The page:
2020 Notable Books for a Global Society

The 2020 Notable Books for a Global Society have been announced. This is an annual list of 25 books created by the International Literacy Association which enhance student understand of people and cultures. The list includes books published during the previous year for grades K-12. Here are the 2020 books:

The Book Rescuer:  How a Mensch from Massachusetts Saved Yiddish Literature for Generations to Come by Sue Macy, illustrated by Stacy Innerst

At the Mountain’s Base by Traci Sorrell, illustrated by Weshoyot Alvitre

The Bridge Home by Padma Venkatraman

Downstairs Girl by Stacey Lee

Dreams from Many Rivers by Margarita Engle, illustrated by Beatriz Gutierrez Hernandez

Feed Your Mind: A Story of August Wilson by Jen Bryant, illustrated by Cannaday Chapman

Fry Bread:  A Native American Family Story by Kevin Noble Maillard, illustrated by Juana Martinez-Neal

Indian No More by Charlene Willing McManis

Lubna and Pebble by Wendy Meddour, illustrated by Daniel Egenėus

Mario and the Hole in the Sky:  How a Chemist Saved Our Planet by Elizabeth Rusch,
illustrated by Teresa Martinez

Martin & Anne, the Kindred Spirits of Dr. Martin Luther King, Jr. and Anne Frank by Nancy Churnin, illustrated by Yevgenia Nayberg

The Moon Within by Aida Salazar

New Kid by Jerry Craft

Orange for the Sunsets by Tina Athaide

The Other Side:  Stories of Central American Teen Refugees Who Dream of Crossing the Border by Juan Pablo Villalobos

Other Words for Home by Jasmine Warga

Paper Son: The Inspiring Story of Tyrus Wong, Immigrant and Artist by Julie Leung, illustrated by Chris Sasaki

Planting Stories: The Life of Librarian and Storyteller Pura Belpre by Anika Aldamuy Denise, illustrated by Paoal Escobar

Room on Our Rock by Kate and Jol Temple, illustrated by Terri Rose Baynton

Soldier for Equality:  Josė de la Luz Sáenz and the Great War by Duncan Tonatiuh

Thanku:  Poems of Gratitude by Miranda Paul (Ed.), illustrated by Marlena Myles

Todos Iquales / All Equal: Un corridor de Lemon Grove/ A Ballad of Lemon Grove by Christy Hale

The Undefeated by Kwame Alexander, illustrated by Kadir Nelson

Under the Broken Sky by Mariko Nagai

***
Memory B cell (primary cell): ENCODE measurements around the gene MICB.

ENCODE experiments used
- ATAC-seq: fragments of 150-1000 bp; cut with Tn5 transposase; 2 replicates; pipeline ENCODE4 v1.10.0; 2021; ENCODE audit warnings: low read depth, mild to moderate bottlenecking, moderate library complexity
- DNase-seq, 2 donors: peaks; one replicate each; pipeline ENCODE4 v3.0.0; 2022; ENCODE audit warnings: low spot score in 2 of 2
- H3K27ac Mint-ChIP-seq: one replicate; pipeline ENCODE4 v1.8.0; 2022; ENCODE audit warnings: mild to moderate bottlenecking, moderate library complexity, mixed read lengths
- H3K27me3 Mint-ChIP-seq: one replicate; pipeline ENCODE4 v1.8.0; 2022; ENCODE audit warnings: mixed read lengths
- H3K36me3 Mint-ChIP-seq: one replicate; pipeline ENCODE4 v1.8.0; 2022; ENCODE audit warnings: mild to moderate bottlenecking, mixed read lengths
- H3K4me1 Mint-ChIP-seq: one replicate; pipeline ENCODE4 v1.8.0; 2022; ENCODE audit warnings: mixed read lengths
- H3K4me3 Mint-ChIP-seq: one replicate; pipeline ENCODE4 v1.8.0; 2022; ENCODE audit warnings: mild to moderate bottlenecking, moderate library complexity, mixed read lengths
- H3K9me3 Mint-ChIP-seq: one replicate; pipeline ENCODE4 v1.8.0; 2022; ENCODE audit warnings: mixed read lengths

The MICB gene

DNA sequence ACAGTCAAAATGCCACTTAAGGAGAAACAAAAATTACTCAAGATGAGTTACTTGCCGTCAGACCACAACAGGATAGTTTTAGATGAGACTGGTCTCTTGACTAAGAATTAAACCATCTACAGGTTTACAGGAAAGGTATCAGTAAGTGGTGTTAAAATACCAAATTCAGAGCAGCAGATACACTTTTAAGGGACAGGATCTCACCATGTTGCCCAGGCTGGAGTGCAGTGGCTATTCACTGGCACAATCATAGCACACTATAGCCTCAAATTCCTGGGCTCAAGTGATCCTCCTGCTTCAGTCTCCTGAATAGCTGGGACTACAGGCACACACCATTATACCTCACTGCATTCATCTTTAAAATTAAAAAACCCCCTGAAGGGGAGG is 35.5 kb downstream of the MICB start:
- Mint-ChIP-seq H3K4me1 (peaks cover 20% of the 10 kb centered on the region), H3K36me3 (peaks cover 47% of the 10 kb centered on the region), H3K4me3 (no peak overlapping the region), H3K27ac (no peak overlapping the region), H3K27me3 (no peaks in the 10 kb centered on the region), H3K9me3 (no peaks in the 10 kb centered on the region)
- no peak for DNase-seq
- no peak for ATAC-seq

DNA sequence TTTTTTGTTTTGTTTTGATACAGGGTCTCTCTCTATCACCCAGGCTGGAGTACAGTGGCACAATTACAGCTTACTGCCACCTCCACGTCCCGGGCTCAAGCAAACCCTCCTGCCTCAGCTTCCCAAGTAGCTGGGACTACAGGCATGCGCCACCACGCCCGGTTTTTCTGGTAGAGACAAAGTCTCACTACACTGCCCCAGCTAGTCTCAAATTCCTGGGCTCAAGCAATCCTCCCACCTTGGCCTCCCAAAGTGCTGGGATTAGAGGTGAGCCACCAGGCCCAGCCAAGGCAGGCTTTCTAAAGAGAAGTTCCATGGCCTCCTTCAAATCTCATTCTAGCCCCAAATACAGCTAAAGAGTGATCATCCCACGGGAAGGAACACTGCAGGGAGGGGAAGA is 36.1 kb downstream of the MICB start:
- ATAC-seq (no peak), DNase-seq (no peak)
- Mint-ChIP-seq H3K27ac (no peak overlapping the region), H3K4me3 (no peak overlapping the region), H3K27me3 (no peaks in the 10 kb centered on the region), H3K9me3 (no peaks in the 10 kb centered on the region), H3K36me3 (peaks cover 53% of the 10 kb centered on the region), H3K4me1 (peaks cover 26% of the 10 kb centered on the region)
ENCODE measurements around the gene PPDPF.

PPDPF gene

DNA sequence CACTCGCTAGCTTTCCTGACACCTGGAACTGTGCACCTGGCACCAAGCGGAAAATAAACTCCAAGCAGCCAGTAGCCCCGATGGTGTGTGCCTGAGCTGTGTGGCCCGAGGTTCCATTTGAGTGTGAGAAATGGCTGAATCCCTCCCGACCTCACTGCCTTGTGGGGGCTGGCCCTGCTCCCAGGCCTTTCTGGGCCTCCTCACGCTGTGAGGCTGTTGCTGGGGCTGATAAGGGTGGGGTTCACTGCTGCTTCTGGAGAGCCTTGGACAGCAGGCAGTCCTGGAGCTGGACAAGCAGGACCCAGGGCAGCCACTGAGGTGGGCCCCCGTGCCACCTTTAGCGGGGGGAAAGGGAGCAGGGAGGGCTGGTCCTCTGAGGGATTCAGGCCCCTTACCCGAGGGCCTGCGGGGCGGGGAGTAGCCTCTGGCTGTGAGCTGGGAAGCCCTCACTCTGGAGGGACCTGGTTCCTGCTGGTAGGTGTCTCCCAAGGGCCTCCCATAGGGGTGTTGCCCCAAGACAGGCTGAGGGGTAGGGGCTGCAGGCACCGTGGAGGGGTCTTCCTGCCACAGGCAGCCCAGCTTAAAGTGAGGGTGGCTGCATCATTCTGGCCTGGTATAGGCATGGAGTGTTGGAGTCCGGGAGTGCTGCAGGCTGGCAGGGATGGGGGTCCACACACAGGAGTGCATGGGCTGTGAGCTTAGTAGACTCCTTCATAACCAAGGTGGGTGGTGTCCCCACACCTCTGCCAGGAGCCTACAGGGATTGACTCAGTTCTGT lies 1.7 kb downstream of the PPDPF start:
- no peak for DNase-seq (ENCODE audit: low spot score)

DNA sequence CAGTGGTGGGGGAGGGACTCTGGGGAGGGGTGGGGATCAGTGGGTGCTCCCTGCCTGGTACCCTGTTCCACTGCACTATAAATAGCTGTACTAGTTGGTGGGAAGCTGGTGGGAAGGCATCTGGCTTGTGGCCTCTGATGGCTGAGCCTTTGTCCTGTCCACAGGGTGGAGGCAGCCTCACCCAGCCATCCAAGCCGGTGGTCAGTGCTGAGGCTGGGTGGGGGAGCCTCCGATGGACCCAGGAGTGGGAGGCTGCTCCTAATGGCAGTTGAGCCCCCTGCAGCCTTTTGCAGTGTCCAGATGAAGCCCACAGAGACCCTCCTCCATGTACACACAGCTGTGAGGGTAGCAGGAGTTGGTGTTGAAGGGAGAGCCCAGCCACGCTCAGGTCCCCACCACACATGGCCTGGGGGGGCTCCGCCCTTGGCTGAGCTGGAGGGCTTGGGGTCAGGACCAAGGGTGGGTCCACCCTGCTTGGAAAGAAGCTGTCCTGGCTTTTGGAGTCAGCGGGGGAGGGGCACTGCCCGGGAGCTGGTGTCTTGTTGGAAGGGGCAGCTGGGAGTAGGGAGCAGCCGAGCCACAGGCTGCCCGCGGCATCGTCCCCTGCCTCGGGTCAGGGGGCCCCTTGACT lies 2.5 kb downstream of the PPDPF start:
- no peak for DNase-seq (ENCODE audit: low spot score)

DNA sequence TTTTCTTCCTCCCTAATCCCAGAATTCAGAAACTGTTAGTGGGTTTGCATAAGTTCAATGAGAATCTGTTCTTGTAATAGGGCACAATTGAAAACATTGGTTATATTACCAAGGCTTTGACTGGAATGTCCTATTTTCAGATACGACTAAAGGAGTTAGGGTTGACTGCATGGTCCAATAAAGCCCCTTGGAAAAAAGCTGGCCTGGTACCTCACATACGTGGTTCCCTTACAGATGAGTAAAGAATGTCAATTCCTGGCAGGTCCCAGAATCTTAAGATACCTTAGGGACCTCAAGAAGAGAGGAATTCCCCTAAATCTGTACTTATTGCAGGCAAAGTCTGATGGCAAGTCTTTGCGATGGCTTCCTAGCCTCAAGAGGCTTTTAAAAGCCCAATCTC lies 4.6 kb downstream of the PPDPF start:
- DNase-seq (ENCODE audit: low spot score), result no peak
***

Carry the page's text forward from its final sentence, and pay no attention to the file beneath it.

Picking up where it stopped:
With the Fire on High by Elizabeth Acevedo

Review: Furious Thing by Jenny Downham

Furious Thing by Jenny Downham

Furious Thing by Jenny Downham (9781338540659)

Lex is angry almost all the time. Her anger burns through her for reasons she can’t explain even to herself. Her mother’s fiance, John, is convinced that there is something wrong with her and that she should be medicated. Her mother is distant but loving, unwilling to stand up to John about anything much at all. He tells Lex that bad things happen when she is around and that seems to be true. Her little sister fell out of a tree and hurt her head because she was climbing with Lex as their parents fought. At school, Lex throws a chair through a window in a rage after auditioning for a drama production. Lex knows she isn’t a monster though at times that might be just what her world needs. She only has two more years at home and even though she tries, she can’t be perfect enough to make John happy for more than a few hours. As her mother’s relationship with John hits a bad patch, Lex begins to find her voice and reach out to tell others what is really happening. 

On the shortlist for the Costa Book Award for youth, this novel captures the horrors of living in a controlling relationship filled with verbal and emotional abuse. The novel allows the abuse to be revealed gradually, so that readers begin by wondering about Lex and her mental health for different reasons than the true causes of the problem. It is this slow unveiling that really makes the abuse all the more disturbing and allows readers to see how it hides in plain sight. The effect is entirely riveting. It’s a book you can’t look away from.

Lex is a tremendous accomplishment as a heroine. She is abused but not cowed, wild with rage but also full of love. She is unwilling to be told who she is or should be, yet also pushes back on things that would help her like having friends and doing better in school. Her relationship with her stepbrother is a vital component to the book, a glimpse of a young abusive male. Readers will be stunned to watch as Lex realizes the abuse she too is caught up in and will relish her strength in walking away.

A stunning novel about being righteously raging as a young woman in our society. Appropriate for ages 14-18.

Reviewed from ARC provided by Scholastic.

2019 Andre Norton Award Finalists

The 2019 Nebula Awards finalists have been announced. The Andre Norton Award for Outstanding Young Adult Science Fiction or Fantasy is part of these awards. Here are the Norton finalists:

Catfishing on CatNet by Naomi Kritzer

Cog by Greg van Eekhout, illustrated by Beatrice Blue

Dragon Pearl by Yoon Ha Lee

Peasprout Chen: Battle of Champions by Henry Lien

Riverland by Fran Wilde

Sal and Gabi Break the Universe by Carlos Hernandez

2020 CILIP Carnegie Medal Longlist